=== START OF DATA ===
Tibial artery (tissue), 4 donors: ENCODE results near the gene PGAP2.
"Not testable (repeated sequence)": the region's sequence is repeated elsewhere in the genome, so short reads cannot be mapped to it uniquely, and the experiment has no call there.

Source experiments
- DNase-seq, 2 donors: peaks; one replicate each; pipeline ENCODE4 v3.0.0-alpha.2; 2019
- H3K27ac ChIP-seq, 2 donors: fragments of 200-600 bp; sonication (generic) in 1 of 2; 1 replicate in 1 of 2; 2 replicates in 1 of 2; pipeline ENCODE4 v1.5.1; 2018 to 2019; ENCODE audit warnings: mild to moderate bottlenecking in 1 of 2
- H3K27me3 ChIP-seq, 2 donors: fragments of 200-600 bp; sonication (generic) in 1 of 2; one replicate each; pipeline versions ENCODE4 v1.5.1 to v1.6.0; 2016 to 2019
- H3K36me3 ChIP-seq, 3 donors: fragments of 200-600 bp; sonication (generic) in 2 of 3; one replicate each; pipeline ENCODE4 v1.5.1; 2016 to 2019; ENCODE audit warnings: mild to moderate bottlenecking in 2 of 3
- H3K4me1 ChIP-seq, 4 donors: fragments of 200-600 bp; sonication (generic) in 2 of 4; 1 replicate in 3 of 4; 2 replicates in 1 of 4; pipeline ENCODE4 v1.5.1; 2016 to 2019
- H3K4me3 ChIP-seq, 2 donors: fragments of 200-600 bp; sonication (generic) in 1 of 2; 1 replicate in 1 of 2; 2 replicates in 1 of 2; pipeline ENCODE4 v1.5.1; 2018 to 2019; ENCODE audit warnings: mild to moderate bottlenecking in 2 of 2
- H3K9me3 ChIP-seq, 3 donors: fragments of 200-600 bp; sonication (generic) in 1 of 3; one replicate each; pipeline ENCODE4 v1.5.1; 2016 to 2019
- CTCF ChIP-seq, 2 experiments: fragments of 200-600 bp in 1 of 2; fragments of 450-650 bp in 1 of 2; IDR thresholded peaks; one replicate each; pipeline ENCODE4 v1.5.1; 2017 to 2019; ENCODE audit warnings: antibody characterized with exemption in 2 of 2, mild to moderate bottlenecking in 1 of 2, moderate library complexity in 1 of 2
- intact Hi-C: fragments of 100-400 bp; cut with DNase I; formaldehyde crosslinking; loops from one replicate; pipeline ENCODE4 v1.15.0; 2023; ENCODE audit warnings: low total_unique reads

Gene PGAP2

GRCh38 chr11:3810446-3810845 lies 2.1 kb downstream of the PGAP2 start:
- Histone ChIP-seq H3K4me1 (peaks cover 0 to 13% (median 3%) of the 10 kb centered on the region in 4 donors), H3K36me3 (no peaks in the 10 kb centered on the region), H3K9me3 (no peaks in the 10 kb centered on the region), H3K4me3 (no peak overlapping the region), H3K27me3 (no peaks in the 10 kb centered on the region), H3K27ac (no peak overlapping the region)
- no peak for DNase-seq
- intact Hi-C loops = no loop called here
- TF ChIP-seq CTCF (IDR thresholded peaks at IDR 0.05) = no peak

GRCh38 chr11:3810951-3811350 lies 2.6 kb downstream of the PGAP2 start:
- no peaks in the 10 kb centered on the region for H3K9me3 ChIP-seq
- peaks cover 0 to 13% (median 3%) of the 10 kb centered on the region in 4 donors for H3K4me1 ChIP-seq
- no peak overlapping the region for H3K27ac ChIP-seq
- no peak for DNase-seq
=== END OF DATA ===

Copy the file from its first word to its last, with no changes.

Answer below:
Tibial artery (tissue), 4 donors: ENCODE results near the gene PGAP2.
"Not testable (repeated sequence)": the region's sequence is repeated elsewhere in the genome, so short reads cannot be mapped to it uniquely, and the experiment has no call there.

Source experiments
- DNase-seq, 2 donors: peaks; one replicate each; pipeline ENCODE4 v3.0.0-alpha.2; 2019
- H3K27ac ChIP-seq, 2 donors: fragments of 200-600 bp; sonication (generic) in 1 of 2; 1 replicate in 1 of 2; 2 replicates in 1 of 2; pipeline ENCODE4 v1.5.1; 2018 to 2019; ENCODE audit warnings: mild to moderate bottlenecking in 1 of 2
- H3K27me3 ChIP-seq, 2 donors: fragments of 200-600 bp; sonication (generic) in 1 of 2; one replicate each; pipeline versions ENCODE4 v1.5.1 to v1.6.0; 2016 to 2019
- H3K36me3 ChIP-seq, 3 donors: fragments of 200-600 bp; sonication (generic) in 2 of 3; one replicate each; pipeline ENCODE4 v1.5.1; 2016 to 2019; ENCODE audit warnings: mild to moderate bottlenecking in 2 of 3
- H3K4me1 ChIP-seq, 4 donors: fragments of 200-600 bp; sonication (generic) in 2 of 4; 1 replicate in 3 of 4; 2 replicates in 1 of 4; pipeline ENCODE4 v1.5.1; 2016 to 2019
- H3K4me3 ChIP-seq, 2 donors: fragments of 200-600 bp; sonication (generic) in 1 of 2; 1 replicate in 1 of 2; 2 replicates in 1 of 2; pipeline ENCODE4 v1.5.1; 2018 to 2019; ENCODE audit warnings: mild to moderate bottlenecking in 2 of 2
- H3K9me3 ChIP-seq, 3 donors: fragments of 200-600 bp; sonication (generic) in 1 of 3; one replicate each; pipeline ENCODE4 v1.5.1; 2016 to 2019
- CTCF ChIP-seq, 2 experiments: fragments of 200-600 bp in 1 of 2; fragments of 450-650 bp in 1 of 2; IDR thresholded peaks; one replicate each; pipeline ENCODE4 v1.5.1; 2017 to 2019; ENCODE audit warnings: antibody characterized with exemption in 2 of 2, mild to moderate bottlenecking in 1 of 2, moderate library complexity in 1 of 2
- intact Hi-C: fragments of 100-400 bp; cut with DNase I; formaldehyde crosslinking; loops from one replicate; pipeline ENCODE4 v1.15.0; 2023; ENCODE audit warnings: low total_unique reads

Gene PGAP2

GRCh38 chr11:3810446-3810845 lies 2.1 kb downstream of the PGAP2 start:
- Histone ChIP-seq H3K4me1 (peaks cover 0 to 13% (median 3%) of the 10 kb centered on the region in 4 donors), H3K36me3 (no peaks in the 10 kb centered on the region), H3K9me3 (no peaks in the 10 kb centered on the region), H3K4me3 (no peak overlapping the region), H3K27me3 (no peaks in the 10 kb centered on the region), H3K27ac (no peak overlapping the region)
- no peak for DNase-seq
- intact Hi-C loops = no loop called here
- TF ChIP-seq CTCF (IDR thresholded peaks at IDR 0.05) = no peak

GRCh38 chr11:3810951-3811350 lies 2.6 kb downstream of the PGAP2 start:
- no peaks in the 10 kb centered on the region for H3K9me3 ChIP-seq
- peaks cover 0 to 13% (median 3%) of the 10 kb centered on the region in 4 donors for H3K4me1 ChIP-seq
- no peak overlapping the region for H3K27ac ChIP-seq
- no peak for DNase-seq